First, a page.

I typically read local and national news online everyday, but seldom go to international sites for news. Last week, I searched for a news source related to the death of Amy Winehouse that would have a more vested interest in her story, so I went to the BBC online news page. While there, I did find pages and pages of articles not only on her life, but also on British ideas on the topic of addiction and treatment options for addicts and their families. Unexpectedly, I also found an article series that piqued my interests in another direction.
The series was a viewpoint debate between two journalists: A British journalist named Matthew Engel and American journalist, Grant Barrett. http://www.bbc.co.uk/news/14130942?print=true The argument specifically was about the prevalence of American English words and phrases – referred to as “Americanisms” – becoming more and more commonly used in everyday British life. The editors published a list of 50 most-detested Americanisms based on responses. Just for fun, here are a few that made me giggle a bit, mostly because I do use them often: 24/7, touch base, “Can I get a . . .”, and heads-up.
Now for me and for other Americans, this might seem a bit ridiculous. It is especially so when the complainers suggest the use of words like shopping “trolley” and not shopping cart or “expiry” in place of expiration. Engel argues that we Americans “forged [English] to meet [our] own needs, then exported our own words back across the Atlantic to be incorporated into the way [British] speak . . .” Apparently for the British, these “imported” English words are quite maddening! Engel is quoted as lamenting that British English is being allowed to wither due to “sloppy loss of our own distinctive phraseology through sheer idleness, lack of self-awareness and our attitude of cultural cringe.”
Barrett, the American journalist in this linguistic banter, argues that there is no parent English but that “English is, in truth, a family. American English and British English are siblings from the same parentage.” One of the commentors within the series states that language is “a living thing that adapts and changes for the society . . .”
I do agree fully with Barrett’s viewpoint in this debate. Similar to the awkward purity debate regarding races that we have witnessed for centuries, there is no eternally pure human language. Language is continually tweaked and edited through years of use by successive generations. (Did you ever have to read Chaucer in high school or college?!) Beyond language itself, I see a parallel with the Christian debate surrounding worship styles. Just as language itself is our method of communicating – of expressing ourselves – to each other, worship is our method of communicating and expressing ourselves to God. To prefer one’s own dialect of worship over someone else’s dialect to the point of believing that other expressions are wrong or otherwise offensive is what I call “worshipism” – an “ism” along the same lines of racism or sexism.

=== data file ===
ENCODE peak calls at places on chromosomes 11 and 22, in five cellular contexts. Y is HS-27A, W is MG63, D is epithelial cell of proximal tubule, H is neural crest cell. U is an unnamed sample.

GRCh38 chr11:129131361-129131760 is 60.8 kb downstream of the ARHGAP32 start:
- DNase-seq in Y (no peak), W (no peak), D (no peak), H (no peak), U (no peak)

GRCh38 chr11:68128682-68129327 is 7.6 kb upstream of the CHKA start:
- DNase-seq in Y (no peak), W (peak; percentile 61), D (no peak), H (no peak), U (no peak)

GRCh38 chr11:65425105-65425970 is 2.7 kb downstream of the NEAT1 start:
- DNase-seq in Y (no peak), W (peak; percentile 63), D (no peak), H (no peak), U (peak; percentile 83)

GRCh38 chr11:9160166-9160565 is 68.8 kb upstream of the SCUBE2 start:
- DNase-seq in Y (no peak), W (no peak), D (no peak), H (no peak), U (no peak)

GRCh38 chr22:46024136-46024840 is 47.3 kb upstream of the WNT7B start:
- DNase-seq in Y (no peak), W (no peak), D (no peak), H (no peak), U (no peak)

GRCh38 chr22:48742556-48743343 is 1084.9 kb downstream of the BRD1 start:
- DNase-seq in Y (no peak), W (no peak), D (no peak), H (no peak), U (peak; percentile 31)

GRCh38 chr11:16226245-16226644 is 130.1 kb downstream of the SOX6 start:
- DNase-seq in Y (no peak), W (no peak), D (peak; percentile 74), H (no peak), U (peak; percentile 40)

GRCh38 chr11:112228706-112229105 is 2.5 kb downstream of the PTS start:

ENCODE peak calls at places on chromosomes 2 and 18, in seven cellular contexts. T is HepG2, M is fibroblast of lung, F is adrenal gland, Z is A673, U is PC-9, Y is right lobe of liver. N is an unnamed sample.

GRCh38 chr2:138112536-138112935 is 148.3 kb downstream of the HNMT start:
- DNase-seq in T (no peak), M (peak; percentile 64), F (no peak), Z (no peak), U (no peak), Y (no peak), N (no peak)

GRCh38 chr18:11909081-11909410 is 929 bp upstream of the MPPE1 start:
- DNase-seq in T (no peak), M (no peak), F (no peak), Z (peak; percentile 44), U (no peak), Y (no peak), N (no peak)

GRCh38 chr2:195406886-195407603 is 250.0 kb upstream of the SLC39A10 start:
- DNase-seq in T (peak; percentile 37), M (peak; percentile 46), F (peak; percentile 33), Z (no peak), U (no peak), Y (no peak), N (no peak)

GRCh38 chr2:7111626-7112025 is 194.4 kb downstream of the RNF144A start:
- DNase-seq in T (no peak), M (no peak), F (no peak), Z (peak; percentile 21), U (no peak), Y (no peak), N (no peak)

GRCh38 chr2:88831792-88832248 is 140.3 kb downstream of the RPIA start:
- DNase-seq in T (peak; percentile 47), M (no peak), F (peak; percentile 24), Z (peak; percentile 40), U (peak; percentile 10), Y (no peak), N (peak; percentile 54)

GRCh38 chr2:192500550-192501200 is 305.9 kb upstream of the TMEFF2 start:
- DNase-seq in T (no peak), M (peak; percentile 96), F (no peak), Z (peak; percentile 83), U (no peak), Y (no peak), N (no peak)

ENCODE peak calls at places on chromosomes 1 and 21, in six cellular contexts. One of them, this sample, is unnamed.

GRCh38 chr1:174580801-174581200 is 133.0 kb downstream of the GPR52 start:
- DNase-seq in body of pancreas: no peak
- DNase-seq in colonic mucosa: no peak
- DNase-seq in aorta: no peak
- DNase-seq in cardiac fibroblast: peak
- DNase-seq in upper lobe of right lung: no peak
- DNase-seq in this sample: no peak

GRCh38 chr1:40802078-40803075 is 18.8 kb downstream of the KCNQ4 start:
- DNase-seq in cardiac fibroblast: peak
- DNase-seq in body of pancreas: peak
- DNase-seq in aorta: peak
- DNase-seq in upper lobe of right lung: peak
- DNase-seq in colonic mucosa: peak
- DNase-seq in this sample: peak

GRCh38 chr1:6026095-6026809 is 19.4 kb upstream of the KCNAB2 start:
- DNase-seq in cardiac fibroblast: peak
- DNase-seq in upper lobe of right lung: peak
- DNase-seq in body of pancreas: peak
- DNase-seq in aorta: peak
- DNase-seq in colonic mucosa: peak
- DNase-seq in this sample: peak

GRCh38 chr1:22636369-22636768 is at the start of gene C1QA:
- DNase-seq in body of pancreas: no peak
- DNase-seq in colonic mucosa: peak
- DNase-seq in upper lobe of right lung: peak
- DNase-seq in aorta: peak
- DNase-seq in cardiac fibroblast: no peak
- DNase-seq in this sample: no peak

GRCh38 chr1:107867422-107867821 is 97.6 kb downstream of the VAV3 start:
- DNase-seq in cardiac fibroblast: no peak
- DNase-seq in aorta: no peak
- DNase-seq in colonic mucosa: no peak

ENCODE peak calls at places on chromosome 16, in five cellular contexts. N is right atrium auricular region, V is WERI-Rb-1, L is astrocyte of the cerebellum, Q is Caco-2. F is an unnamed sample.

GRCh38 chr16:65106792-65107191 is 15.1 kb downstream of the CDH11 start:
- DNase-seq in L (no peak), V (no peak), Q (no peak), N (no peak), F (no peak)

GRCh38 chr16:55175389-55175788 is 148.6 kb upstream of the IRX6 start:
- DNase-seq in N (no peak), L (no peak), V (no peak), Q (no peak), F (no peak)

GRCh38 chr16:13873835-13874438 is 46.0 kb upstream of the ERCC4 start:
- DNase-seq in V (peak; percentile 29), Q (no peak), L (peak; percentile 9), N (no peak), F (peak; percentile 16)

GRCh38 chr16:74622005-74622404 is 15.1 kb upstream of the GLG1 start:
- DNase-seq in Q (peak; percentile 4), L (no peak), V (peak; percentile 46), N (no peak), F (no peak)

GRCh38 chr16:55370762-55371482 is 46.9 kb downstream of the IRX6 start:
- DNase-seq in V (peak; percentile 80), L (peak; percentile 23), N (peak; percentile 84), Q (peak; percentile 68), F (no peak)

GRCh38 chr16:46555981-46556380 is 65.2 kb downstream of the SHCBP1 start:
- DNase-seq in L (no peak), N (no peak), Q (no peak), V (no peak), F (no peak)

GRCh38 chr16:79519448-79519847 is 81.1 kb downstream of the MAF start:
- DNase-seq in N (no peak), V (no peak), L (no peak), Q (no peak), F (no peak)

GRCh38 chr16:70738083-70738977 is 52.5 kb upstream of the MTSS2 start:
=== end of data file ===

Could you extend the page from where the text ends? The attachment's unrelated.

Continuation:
Now just because the English language as developed in America uses its own phraseology and terms that are particular to Americans, it doesn’t mean that British phrases and terms became obsolete. It also doesn’t mean that American phrases and terms are wrong or inherently obscene. Having grown up as an American Southerner, I know all too well how it feels to be on the receiving end of condescending American attitudes about proper use or preferred dialects of American English. Having served as a contemporary worship leader for the past ten years, I also know all too well how it feels to be on the receiving end of condescending Christian attitudes about proper worship styles within the larger Christian tradition.
It is my simple opinion that worship styles use different “dialects” in expressing worship. It doesn’t mean either style is inherently better or proper or obscene or obsolete. Differing dialects in worship are a natural progression within the larger language of worship! Whether you worship by expressing “Thanks be to God” in concert with other worshippers at the appropriate moment, or “Hallelujah” or “Amen” as you feel led, or in your own special prayer language as someone sings to God, you are expressing the authentic language of worship.
Music has its own special place in discussions of English language. Our shared love of music transcends the originating sources, whether British or American. When we sing, our dialects, phrases, and “isms” seem to disappear into thick, beautiful, melodious air. It is also my belief as a worship leader that music styles matter little in authentic worship. Whether we choose to sing songs penned centuries ago or written by contemporary worship artists of today accompanied by organs, orchestras, pianos, guitars, drums or else altogether unaccompanied, I am convinced that our God – our audience of one – is pleased when our hearts are connected to His through our varied expressions of genuine worship.